Loading and securing of containers

Orange clump weights (500kg) unsecured and stored on top of lighter materials
Orange clump weights (500kg) unsecured and stored on top of lighter materials

A member has reported several occurrences over recent months of containers being inappropriately loaded and transported with contents in an unsecured and consequently unsafe manner and seeks to highlight this as a safety issue. It had come to the attention of the company that unsafe packing of containers is something that is still evident, in spite of this issue being addressed in recent years. The potential exists for injury, environmental impact or equipment damage caused by unsecured cargo moving in the container or spilling out when the doors are opened. The company highlighted some recent examples of poor practice:

The grab handle of this blue steel case has not been secured and the case is resting on top of other equipment
The grab handle of this blue steel case has not been secured and the case is resting on top of other equipment
The contents of a freight container are left unsecured. Some are labelled as fragile
The contents of a freight container are left unsecured. Some are labelled as fragile
This item is secured in an inadequate manner (nylon strapping) for its weight and value
This item is secured in an inadequate manner (nylon strapping) for its weight and value
This heavy item was loaded in closed container making it very difficult to unload offshore
This heavy item was loaded in closed container making it very difficult to unload offshore
Heavy and valuable motor left unsecured for transit
Heavy and valuable motor left unsecured for transit

Consideration should be given to the safety of the people at the receiving end and also their material handling capabilities. The loading of containers should be planned to facilitate the ease of unloading on arrival at the destination.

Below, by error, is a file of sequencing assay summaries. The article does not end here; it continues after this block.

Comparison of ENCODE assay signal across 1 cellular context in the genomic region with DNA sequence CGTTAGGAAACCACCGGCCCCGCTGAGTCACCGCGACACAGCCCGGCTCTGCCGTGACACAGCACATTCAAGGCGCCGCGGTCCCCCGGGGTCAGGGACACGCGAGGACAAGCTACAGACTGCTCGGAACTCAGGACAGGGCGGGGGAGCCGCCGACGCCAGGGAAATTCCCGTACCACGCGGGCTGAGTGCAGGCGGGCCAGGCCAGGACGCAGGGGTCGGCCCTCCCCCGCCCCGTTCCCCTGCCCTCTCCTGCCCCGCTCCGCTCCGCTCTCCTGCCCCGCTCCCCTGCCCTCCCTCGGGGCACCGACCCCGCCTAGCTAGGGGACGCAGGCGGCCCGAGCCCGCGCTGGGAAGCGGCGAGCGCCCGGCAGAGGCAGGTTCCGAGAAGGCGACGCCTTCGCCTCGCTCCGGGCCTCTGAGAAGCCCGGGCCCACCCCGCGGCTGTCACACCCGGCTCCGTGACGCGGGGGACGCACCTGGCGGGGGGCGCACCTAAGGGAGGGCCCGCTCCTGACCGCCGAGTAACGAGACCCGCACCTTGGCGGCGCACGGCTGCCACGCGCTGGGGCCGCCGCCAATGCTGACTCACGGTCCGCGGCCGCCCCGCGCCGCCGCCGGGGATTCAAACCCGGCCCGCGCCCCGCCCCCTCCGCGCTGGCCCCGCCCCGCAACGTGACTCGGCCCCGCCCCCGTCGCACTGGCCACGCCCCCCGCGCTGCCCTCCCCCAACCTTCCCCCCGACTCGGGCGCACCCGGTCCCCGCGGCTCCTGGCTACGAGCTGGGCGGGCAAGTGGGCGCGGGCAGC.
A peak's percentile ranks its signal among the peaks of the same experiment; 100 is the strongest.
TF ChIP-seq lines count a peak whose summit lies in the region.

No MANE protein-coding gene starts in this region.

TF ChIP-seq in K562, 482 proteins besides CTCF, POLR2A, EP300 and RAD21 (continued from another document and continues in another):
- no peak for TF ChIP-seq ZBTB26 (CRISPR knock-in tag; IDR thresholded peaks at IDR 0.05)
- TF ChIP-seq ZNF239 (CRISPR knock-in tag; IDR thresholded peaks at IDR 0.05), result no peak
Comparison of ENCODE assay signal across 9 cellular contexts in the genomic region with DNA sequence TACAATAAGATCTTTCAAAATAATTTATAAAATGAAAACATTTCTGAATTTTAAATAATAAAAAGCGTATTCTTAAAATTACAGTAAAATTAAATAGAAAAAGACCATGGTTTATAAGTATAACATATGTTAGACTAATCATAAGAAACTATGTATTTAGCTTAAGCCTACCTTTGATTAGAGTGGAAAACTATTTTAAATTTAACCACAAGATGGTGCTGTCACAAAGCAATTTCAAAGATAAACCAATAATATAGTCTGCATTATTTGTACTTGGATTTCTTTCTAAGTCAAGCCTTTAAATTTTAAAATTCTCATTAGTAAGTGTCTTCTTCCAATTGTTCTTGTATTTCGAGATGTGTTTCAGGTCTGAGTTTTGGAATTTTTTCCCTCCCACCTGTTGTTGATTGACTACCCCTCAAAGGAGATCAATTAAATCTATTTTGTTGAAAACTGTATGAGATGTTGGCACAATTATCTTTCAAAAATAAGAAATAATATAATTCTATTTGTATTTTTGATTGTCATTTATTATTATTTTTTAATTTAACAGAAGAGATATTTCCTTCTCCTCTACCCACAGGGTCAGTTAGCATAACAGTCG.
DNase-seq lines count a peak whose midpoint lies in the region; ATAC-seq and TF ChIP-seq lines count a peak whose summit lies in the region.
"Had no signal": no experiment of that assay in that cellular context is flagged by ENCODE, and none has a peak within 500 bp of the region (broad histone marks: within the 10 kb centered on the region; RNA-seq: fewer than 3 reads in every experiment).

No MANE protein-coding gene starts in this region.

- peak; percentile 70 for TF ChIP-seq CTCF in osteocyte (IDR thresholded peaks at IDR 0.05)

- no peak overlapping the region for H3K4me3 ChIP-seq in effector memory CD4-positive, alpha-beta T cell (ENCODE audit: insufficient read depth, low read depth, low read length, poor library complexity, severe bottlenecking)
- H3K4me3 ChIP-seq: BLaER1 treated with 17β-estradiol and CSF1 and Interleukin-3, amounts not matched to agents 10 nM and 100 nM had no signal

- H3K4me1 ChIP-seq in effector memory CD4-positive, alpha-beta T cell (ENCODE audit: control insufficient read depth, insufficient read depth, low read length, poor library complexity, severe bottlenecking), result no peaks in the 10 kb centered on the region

The following actions were suggested:

  • Place contents in suitable containers, giving consideration to material handling capabilities of those receiving the load (i.e. forklift availability, access, container type);
  • Distribute the contents evenly over the floor to maintain balance;
  • Place heavier items at the bottom with lighter goods on top – do not place heavy cargo on top of fragile cargo;
  • Use packing materials to prevent damage between items of cargo;
  • Always lash down (and wedge if necessary) cargo to prevent movement in transit;
  • Do not pack sharp items next to soft skinned drums;
  • Certain chemicals and materials, when combined (possibly through transit damage), can become toxic, highly flammable or explosive – such materials should be kept separate;
  • Ensure the doors and locking mechanisms are secure with locking device attached (including secondary securing device) and where applicable, use door safety nets;
  • Ensure no loose items have been left on the roof of containers.

There is sufficient industry guidance available regarding the safe packing and handling of cargo to and from offshore locations and the International Maritime Dangerous Goods (IMDG) Code should also be followed. Additionally, following the guidance in Guidelines for lifting operations – should help prevent such occurrences.